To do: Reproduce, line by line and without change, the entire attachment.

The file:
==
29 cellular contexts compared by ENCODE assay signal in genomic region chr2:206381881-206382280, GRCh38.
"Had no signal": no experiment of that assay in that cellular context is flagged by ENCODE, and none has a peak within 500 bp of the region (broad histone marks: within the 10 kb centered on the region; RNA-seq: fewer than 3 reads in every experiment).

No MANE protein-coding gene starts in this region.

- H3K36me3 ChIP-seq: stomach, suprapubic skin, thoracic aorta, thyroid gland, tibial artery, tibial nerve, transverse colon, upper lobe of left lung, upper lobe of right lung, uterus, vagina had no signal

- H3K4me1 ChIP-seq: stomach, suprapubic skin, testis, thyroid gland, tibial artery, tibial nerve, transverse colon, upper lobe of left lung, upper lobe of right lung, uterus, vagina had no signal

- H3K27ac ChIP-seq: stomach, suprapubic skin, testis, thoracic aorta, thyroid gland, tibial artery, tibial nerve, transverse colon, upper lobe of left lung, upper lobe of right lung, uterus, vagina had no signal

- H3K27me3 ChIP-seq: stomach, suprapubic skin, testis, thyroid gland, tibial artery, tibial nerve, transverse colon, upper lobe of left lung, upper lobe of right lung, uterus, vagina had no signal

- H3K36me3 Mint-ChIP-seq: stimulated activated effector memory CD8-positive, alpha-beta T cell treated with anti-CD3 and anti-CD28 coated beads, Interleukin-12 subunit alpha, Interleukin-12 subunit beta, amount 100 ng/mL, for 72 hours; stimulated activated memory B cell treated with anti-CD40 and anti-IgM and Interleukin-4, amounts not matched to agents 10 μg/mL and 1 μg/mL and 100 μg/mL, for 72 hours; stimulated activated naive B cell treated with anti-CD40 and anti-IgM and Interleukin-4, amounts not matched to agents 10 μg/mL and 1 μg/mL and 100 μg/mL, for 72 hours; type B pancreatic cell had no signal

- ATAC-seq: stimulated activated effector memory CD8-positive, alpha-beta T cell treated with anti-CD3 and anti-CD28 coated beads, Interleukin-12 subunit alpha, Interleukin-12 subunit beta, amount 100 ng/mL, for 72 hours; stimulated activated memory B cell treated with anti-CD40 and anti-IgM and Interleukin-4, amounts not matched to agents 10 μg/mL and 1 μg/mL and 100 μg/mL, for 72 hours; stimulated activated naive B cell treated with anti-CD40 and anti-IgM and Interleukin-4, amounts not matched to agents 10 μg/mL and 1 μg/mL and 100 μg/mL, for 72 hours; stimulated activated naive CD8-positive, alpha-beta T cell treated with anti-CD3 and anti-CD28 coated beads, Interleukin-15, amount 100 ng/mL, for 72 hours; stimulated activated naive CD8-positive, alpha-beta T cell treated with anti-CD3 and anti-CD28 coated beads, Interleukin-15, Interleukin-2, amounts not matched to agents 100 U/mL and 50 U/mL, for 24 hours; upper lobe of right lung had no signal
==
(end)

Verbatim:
29 cellular contexts compared by ENCODE assay signal in genomic region chr2:206381881-206382280, GRCh38.
"Had no signal": no experiment of that assay in that cellular context is flagged by ENCODE, and none has a peak within 500 bp of the region (broad histone marks: within the 10 kb centered on the region; RNA-seq: fewer than 3 reads in every experiment).

No MANE protein-coding gene starts in this region.

- H3K36me3 ChIP-seq: stomach, suprapubic skin, thoracic aorta, thyroid gland, tibial artery, tibial nerve, transverse colon, upper lobe of left lung, upper lobe of right lung, uterus, vagina had no signal

- H3K4me1 ChIP-seq: stomach, suprapubic skin, testis, thyroid gland, tibial artery, tibial nerve, transverse colon, upper lobe of left lung, upper lobe of right lung, uterus, vagina had no signal

- H3K27ac ChIP-seq: stomach, suprapubic skin, testis, thoracic aorta, thyroid gland, tibial artery, tibial nerve, transverse colon, upper lobe of left lung, upper lobe of right lung, uterus, vagina had no signal

- H3K27me3 ChIP-seq: stomach, suprapubic skin, testis, thyroid gland, tibial artery, tibial nerve, transverse colon, upper lobe of left lung, upper lobe of right lung, uterus, vagina had no signal

- H3K36me3 Mint-ChIP-seq: stimulated activated effector memory CD8-positive, alpha-beta T cell treated with anti-CD3 and anti-CD28 coated beads, Interleukin-12 subunit alpha, Interleukin-12 subunit beta, amount 100 ng/mL, for 72 hours; stimulated activated memory B cell treated with anti-CD40 and anti-IgM and Interleukin-4, amounts not matched to agents 10 μg/mL and 1 μg/mL and 100 μg/mL, for 72 hours; stimulated activated naive B cell treated with anti-CD40 and anti-IgM and Interleukin-4, amounts not matched to agents 10 μg/mL and 1 μg/mL and 100 μg/mL, for 72 hours; type B pancreatic cell had no signal

- ATAC-seq: stimulated activated effector memory CD8-positive, alpha-beta T cell treated with anti-CD3 and anti-CD28 coated beads, Interleukin-12 subunit alpha, Interleukin-12 subunit beta, amount 100 ng/mL, for 72 hours; stimulated activated memory B cell treated with anti-CD40 and anti-IgM and Interleukin-4, amounts not matched to agents 10 μg/mL and 1 μg/mL and 100 μg/mL, for 72 hours; stimulated activated naive B cell treated with anti-CD40 and anti-IgM and Interleukin-4, amounts not matched to agents 10 μg/mL and 1 μg/mL and 100 μg/mL, for 72 hours; stimulated activated naive CD8-positive, alpha-beta T cell treated with anti-CD3 and anti-CD28 coated beads, Interleukin-15, amount 100 ng/mL, for 72 hours; stimulated activated naive CD8-positive, alpha-beta T cell treated with anti-CD3 and anti-CD28 coated beads, Interleukin-15, Interleukin-2, amounts not matched to agents 100 U/mL and 50 U/mL, for 24 hours; upper lobe of right lung had no signal